Historic Chicago Theaters: Learn New Facts about these Old Venues

Featuring astounding architecture, breathtaking views, and world-renowned performances, Chicago is home to some of the most beautifully designed and historic theaters in the world. The arts and culture scene in Chicago generates an estimated $2.25 billion annually, with Chicago theaters attributing $90 million in ticket and admission sales while creating more than 6,000 full-time-equivalent jobs. Whether it be a small intimate performance or a grandiose Broadway show in Chicago, the Chicago theater scene has transformed this Midwestern city into one of the top performance and arts hubs on the planet.

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The Chicago Theatre


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Built in 1921, The Chicago Theatre remains a flagship landmark for this great city. Located in the heart of the downtown loop area, the Chicago Theatre marquee illuminates State Street, beckoning theatergoers from around the world. Designed by Cornelius and George Rapp, this 3,600-seat theater was built as part of the Balaban and Katz Theatre Corporation. The exterior features a 60-feet-wide and six-stories-high mini replica of Paris’ Arc de Triomphe, and the chic, luxurious interior lobby, modeled after the Royal Chapel at the Palace of Versailles, leads the grand stairway into the striking auditorium. Home to live and film entertainment, this theater has been the stage for the greatest acts in the world, including Robin Williams, The Allman Brothers Band, Prince, Diana Ross, Oasis, Dolly Parton, Van Morrison, and many more. Due to a variety of social and economic factors, the Chicago Theatre closed in 1985. Chicago Theatre Restoration Associates, with help from the City of Chicago, bought and refurbished the theater in 1986, reopening that same year with a grand performance by Frank Sinatra.

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CIBC Theatre

Opening as the Majestic Theatre in 1906, the CIBC Theatre quickly became a popular destination for vaudeville acts such as Harry Houdini and Lillie Langtry. This old Chicago theater was designed by Edmund Krause, George Rapp and Cornelius Rapp. Features of the theater included fantastic sightlines and multi-level balconies. Being the tallest building in Chicago at the time and the first to cost more than $1 million, the CIBC Theatre was known around the country as a Chicago landmark. During the Great Depression, the theater closed in 1932. It remained closed until 1945 when the Shubert Organization bought and reopened the theater as the Sam Shubert Theatre. Maintaining much of the original design, the CIBC Theatre became home to the most popular plays and musicals of the time, including South Pacific, Guys and Dolls, The King and I, My Fair Lady, and Carousel. The CIBC Theatre continued to thrive for decades, premiering Chicago and Rent in Chicago. Closing again in 2005 for a multi-million-dollar renovation, the theater opened as the LaSalle Bank Theatre in 2006. It was quickly renamed the Bank of America Theatre in 2008 where it saw the pre-Broadway world premiere of Kinky Boots as well as Book of Mormon. In 2015, the theater announced a partnership with CIBC and Broadway In Chicago where it continues to host an array of shows such as Cabaret and Hamilton.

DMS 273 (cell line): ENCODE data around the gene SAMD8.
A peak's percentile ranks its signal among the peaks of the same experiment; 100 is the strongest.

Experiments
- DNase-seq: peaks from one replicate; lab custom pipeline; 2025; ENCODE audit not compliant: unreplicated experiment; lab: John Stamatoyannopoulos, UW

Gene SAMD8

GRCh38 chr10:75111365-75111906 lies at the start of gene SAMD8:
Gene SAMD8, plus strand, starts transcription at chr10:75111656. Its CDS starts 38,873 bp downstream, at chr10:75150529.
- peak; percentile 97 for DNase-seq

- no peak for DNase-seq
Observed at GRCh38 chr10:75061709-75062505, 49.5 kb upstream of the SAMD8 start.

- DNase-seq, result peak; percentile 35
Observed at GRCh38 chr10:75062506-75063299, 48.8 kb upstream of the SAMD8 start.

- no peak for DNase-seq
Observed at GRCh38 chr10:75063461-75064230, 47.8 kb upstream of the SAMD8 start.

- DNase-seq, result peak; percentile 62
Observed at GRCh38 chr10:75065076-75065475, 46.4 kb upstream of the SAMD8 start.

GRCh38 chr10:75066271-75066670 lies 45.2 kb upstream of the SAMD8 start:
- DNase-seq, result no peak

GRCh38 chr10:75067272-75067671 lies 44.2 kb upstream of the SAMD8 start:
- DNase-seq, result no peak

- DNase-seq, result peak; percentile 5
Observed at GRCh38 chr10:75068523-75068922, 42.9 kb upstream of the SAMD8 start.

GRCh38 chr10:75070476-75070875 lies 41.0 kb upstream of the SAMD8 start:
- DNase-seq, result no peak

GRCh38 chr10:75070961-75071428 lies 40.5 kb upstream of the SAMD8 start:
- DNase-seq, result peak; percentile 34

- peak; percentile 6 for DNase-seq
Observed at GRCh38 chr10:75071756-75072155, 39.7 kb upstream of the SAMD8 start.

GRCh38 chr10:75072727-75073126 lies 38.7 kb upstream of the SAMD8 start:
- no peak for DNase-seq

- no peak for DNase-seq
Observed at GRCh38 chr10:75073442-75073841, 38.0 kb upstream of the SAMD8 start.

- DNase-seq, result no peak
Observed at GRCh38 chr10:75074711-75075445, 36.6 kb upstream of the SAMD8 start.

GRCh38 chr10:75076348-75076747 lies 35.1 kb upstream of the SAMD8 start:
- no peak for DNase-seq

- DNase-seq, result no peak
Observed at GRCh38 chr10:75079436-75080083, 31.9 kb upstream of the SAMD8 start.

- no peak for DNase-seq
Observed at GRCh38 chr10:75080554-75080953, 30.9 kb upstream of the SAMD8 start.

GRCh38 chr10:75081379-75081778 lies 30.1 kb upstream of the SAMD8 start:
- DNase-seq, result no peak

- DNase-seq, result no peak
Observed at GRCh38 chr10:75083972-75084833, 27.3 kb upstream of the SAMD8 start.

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Auditorium Theatre

The Auditorium Theatre was designed by famous architectural firm Adler & Sullivan in 1889. Known for its flawless acoustics and miraculous design, this old Chicago theater was a spectacle of technology and innovation, being built with electric lighting and air conditioning. Along with the theater, this was the first multi-purpose building to include a hotel, retail spaces and offices. Legendary architect Frank Lloyd Wright, who worked as a draftsman on the project, said this building was “the greatest room for music and opera in the world—bar none.” Containing 24-carat gold leafed ceiling arches, beautifully crafted stencil patterns and countless floor and wall mosaics, this theater created the new standard for architectural perfection. Closing down during the 1940s, the newly restored theater reopened in 1967. Some of the greatest acts and the most famous figures held the stage in the Auditorium Theatre throughout its 130-year lifespan, including former Presidents Theodore Roosevelt and William McKinley, plus legendary artists such as The Doors, Elton John, Aretha Franklin, Frank Sinatra, Stevie Wonder, and Ray Charles. This Chicago venue also showcased Les Misérables, Phantom of the Opera, the New York City Ballet, and the American Ballet Theatre, to name only a small fraction of performers and performances that have taken place at this historic theatre.

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The Athenaeum Center for Thought & Culture

Originally founded by the Redemptorist Fathers of St. Alphonsus Catholic Church in 1911, the Athenaeum Center for Thought & Culture continues to be used as a location for community and the arts. Designed by Hermann J. Gaul, the theater was built for Chicago’s display of opera, dance, orchestral, and dramatic expression. Containing three floors and four performance areas, including one main stage and three small studio theaters, the 66,000-square-foot building seats 1,220 patrons. The name Athenaeum originates from Greek and is defined as “a temple of Minerva at Athens, in which scholars and poets gathered to read their works” and “an association of people of literary or scientific tastes for the purpose of mutual improvement.” The oldest off-Loop theater in Chicago, the Athenaeum’s excellent acoustics and intimate seating allows the theater to retain its Old World charm.

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